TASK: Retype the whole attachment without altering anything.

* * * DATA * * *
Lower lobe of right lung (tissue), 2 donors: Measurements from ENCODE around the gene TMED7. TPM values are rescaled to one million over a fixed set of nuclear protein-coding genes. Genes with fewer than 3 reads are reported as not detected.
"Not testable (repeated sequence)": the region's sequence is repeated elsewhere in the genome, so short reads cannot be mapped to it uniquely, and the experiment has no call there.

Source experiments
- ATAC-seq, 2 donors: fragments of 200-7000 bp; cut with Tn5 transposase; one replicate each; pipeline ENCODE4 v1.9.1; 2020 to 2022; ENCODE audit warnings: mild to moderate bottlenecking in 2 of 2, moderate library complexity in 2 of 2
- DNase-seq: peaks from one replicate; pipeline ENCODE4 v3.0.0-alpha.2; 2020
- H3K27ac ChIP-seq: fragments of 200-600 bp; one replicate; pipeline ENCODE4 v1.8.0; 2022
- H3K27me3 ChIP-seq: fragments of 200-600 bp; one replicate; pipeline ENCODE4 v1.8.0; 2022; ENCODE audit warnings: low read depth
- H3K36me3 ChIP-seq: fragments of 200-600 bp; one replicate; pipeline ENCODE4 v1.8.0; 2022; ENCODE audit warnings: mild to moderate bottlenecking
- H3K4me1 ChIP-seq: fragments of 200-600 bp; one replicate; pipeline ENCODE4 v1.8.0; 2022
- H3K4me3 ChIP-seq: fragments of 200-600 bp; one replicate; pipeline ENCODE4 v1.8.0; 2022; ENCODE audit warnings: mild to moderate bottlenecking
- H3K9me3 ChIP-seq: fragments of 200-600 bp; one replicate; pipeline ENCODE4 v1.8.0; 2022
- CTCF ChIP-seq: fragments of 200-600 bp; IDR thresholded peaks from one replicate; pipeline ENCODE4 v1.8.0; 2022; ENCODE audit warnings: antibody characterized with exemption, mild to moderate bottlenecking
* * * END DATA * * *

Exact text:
Lower lobe of right lung (tissue), 2 donors: Measurements from ENCODE around the gene TMED7. TPM values are rescaled to one million over a fixed set of nuclear protein-coding genes. Genes with fewer than 3 reads are reported as not detected.
"Not testable (repeated sequence)": the region's sequence is repeated elsewhere in the genome, so short reads cannot be mapped to it uniquely, and the experiment has no call there.

Source experiments
- ATAC-seq, 2 donors: fragments of 200-7000 bp; cut with Tn5 transposase; one replicate each; pipeline ENCODE4 v1.9.1; 2020 to 2022; ENCODE audit warnings: mild to moderate bottlenecking in 2 of 2, moderate library complexity in 2 of 2
- DNase-seq: peaks from one replicate; pipeline ENCODE4 v3.0.0-alpha.2; 2020
- H3K27ac ChIP-seq: fragments of 200-600 bp; one replicate; pipeline ENCODE4 v1.8.0; 2022
- H3K27me3 ChIP-seq: fragments of 200-600 bp; one replicate; pipeline ENCODE4 v1.8.0; 2022; ENCODE audit warnings: low read depth
- H3K36me3 ChIP-seq: fragments of 200-600 bp; one replicate; pipeline ENCODE4 v1.8.0; 2022; ENCODE audit warnings: mild to moderate bottlenecking
- H3K4me1 ChIP-seq: fragments of 200-600 bp; one replicate; pipeline ENCODE4 v1.8.0; 2022
- H3K4me3 ChIP-seq: fragments of 200-600 bp; one replicate; pipeline ENCODE4 v1.8.0; 2022; ENCODE audit warnings: mild to moderate bottlenecking
- H3K9me3 ChIP-seq: fragments of 200-600 bp; one replicate; pipeline ENCODE4 v1.8.0; 2022
- CTCF ChIP-seq: fragments of 200-600 bp; IDR thresholded peaks from one replicate; pipeline ENCODE4 v1.8.0; 2022; ENCODE audit warnings: antibody characterized with exemption, mild to moderate bottlenecking